New Hampshire Has A Weird Voting Tradition

For New Hampshire residents living in Dixville Notch, Hart's Location, or Millsfield, voting in the primaries is a job fit for night owls. For several decades since the 1960s, these three towns in have abided by a strange midnight voting tradition. Needless to say, casting the first votes is a significant point of pride for both the state and these few small towns, which are already bustling the night before the rest of the polls open their doors to the eager early birds. Generally, New Hampshire's polls are open from about 7 a.m. until 7 p.m., but the midnight votes were counted long before then. And the whole situation just got a little more bizarre. Though they may not be an accurate indicator of how the entire state will vote, the midnight voting results suggest that one Republican candidate has gained some momentum in the mountainous northern forests of the state.

In snowy New Hampshire, it's rather unlikely that people will leave their sleeping children behind to trek through the White Mountains to the Balsams, a step-back-in-time resort where the first votes are cast. In Dixville Notch, a brave nine individuals decided they were up to the challenge. According to CNN, Bernie Sanders beat Hillary Clinton by a 4-0 sweep, while John Kasich barely came out above Donald Trump in a 3-2 vote. Kasich also won five of the 14 votes cast in Hart's Location. Donald Trump and Chris Christie trailed behind them. Hart's Location also favored Sanders, who beat Clinton in a 12-7 decision. Millsfield's 21 voters showed different tastes. Ted Cruz received nine votes, which exceeded Trump's three. On the Democratic side the battle was slightly closer, as Clinton won two votes and Sanders received one.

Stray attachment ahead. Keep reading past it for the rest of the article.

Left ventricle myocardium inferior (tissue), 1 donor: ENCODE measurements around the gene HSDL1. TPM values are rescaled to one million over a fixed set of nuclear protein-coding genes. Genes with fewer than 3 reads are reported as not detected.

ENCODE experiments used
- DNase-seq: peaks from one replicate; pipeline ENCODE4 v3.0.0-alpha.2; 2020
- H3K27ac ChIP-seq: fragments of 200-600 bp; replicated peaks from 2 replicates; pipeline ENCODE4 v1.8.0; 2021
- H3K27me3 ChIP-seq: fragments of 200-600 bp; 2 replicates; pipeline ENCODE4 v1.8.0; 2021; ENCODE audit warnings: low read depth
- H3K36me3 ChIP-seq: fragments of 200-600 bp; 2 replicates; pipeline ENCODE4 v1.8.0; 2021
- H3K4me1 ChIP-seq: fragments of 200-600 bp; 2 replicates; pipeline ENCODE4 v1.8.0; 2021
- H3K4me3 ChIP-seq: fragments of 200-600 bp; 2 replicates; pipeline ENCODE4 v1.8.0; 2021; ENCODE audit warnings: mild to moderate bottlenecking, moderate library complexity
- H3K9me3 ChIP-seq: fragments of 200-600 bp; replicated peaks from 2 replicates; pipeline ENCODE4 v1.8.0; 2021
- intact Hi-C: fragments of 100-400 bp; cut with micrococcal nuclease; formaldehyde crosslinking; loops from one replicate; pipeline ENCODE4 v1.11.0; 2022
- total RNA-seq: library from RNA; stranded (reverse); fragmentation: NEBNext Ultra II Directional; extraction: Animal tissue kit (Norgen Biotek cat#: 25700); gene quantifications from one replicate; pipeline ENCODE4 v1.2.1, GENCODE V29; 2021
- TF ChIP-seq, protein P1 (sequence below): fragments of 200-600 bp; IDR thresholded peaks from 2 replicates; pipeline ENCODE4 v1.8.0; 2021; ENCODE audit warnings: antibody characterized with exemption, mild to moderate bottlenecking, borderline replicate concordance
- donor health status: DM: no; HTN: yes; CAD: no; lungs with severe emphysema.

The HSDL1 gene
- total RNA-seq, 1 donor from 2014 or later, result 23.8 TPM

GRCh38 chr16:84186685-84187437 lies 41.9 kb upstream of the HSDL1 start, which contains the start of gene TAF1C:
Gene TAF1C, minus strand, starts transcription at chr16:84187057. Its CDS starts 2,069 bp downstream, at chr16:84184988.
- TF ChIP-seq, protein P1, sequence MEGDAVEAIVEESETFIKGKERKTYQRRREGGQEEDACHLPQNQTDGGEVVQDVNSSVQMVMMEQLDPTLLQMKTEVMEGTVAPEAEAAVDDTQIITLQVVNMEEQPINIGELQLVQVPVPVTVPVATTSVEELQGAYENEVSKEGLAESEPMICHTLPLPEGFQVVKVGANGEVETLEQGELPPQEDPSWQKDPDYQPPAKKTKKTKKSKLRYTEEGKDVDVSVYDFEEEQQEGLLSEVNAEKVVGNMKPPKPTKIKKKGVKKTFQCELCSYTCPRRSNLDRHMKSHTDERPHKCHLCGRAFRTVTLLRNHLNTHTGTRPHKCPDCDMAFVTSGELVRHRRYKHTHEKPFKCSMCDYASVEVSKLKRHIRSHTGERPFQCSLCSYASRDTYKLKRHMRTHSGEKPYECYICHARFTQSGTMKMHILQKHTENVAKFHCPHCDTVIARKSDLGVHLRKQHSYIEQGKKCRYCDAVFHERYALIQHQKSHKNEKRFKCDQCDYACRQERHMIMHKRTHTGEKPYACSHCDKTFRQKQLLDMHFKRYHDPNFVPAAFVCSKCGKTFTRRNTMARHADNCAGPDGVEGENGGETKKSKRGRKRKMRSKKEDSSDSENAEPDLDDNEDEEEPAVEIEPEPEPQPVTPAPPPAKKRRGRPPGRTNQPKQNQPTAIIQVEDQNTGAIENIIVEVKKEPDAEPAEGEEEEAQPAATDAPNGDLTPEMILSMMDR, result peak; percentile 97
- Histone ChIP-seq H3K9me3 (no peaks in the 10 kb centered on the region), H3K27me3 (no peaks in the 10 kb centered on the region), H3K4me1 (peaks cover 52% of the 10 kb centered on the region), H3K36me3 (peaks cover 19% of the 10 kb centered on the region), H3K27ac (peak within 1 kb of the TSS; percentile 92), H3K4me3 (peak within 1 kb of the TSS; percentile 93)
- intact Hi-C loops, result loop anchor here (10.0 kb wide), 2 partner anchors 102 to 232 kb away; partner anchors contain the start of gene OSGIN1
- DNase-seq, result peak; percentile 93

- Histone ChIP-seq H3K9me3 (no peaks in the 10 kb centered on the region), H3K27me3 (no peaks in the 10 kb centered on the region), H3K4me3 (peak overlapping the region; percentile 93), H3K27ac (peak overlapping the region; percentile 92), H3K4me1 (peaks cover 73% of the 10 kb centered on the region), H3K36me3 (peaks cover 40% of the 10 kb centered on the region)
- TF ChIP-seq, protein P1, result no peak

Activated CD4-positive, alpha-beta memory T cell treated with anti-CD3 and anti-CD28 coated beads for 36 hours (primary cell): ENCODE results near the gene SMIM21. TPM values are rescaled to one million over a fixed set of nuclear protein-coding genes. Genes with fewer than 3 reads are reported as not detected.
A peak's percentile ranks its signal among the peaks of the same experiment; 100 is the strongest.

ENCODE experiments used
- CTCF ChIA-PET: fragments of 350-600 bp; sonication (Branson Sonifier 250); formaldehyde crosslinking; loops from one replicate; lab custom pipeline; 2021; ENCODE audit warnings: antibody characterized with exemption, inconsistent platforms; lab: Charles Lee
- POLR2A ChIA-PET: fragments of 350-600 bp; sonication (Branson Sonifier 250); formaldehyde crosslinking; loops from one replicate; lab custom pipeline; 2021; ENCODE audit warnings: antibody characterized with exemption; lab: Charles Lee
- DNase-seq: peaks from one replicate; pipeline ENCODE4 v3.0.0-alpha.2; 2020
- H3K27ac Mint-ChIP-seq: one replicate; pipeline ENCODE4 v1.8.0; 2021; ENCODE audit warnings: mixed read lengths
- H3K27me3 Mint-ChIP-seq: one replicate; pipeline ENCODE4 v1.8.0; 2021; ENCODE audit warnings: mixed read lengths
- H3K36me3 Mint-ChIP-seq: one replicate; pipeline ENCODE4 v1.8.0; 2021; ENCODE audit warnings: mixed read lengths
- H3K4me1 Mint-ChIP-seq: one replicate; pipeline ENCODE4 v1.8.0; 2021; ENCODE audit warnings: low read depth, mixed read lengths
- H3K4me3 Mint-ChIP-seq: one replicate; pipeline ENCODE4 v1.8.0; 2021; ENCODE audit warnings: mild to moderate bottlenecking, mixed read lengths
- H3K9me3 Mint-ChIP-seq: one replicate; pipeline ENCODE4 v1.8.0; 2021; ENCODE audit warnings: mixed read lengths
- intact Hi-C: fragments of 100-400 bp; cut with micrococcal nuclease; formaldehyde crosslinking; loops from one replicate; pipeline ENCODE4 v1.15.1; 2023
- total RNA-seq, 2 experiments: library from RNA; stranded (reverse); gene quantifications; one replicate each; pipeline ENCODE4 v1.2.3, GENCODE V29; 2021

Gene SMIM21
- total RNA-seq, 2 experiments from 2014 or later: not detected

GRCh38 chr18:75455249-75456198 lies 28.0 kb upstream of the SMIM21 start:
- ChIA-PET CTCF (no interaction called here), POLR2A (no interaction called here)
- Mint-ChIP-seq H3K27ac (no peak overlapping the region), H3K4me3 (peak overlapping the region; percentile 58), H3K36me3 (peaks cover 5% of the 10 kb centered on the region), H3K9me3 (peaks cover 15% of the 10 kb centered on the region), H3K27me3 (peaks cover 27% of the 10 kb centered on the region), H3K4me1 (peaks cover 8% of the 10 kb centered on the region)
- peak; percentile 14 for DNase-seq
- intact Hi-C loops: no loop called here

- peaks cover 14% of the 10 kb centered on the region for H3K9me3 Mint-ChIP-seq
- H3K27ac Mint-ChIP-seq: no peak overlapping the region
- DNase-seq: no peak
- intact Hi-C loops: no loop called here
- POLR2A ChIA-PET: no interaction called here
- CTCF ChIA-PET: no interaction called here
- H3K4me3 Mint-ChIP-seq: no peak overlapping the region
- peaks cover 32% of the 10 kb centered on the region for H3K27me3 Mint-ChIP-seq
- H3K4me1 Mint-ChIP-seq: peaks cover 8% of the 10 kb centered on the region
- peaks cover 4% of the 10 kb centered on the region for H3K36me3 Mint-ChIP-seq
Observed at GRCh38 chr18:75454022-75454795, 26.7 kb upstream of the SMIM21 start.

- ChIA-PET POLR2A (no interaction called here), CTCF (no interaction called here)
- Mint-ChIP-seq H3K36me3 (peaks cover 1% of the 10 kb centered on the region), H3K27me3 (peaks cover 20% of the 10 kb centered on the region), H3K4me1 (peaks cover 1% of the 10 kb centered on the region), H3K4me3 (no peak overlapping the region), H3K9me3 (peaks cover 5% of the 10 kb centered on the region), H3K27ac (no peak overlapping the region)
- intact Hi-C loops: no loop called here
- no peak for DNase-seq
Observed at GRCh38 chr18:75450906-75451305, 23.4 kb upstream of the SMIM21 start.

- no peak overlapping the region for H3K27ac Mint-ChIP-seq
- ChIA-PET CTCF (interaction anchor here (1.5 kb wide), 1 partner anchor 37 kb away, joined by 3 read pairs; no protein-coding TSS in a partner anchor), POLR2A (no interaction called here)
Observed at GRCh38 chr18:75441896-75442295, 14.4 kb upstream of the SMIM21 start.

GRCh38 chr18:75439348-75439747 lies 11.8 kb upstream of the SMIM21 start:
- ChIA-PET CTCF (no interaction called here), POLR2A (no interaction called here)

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In total, 65 people voted in the three precincts. With 17 of those votes, Sanders came out on top. For Republicans, Kasich wowed the nation by tying with Cruz and Trump at nine votes total. However, Kasich's win shouldn't come as a surprise, because it's based on simple geography. The Ohio governor was the only candidate in this year's presidential race to campaign in these three communities, which are located rather inconveniently. Kasich's decision to go out of his way to campaign in the rural, sparsely populated towns was clearly appreciated by some residents.

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At first glance, it may appear as though midnight voting isn't drawing in the masses of Dixville Notch, the most well-known of the three towns. But in reality, the polls attracted 75 percent of the precinct's population. That's right — the sleepy mountain town is populated by just 12 people, according to the 2010 U.S. Census Bureau. In an interview with CNN, Tom Tillotson, the man who has led the midnight voting at the Balsams for years on end, explained why being first is so important to the community:

This is an example of American democracy where 100% of the voters come out and vote. It's also a part of a primary process where it's sort of an endangered species where the candidates actually go out and talk to the voters, and anything we can do to keep that alive helps our political process.

According to state law, any small town in New Hampshire is entitled to open its polls at midnight and close them after each resident has voted. It seems to be working pretty well for Dixville Notch, which receives more attention than its two neighboring precincts for a reason: It's peculiarly good at predicting the Republican nominees. NPR also reported that although Dixville Notch doesn't have a an impressive record of foreseeing the state's primary candidate choice, it has correctly predicted the Republican nominee each presidential election year since 1968. If John Kasich ends up pulling ahead of the pack, then Dixville Notch is going to set some unbelievable records.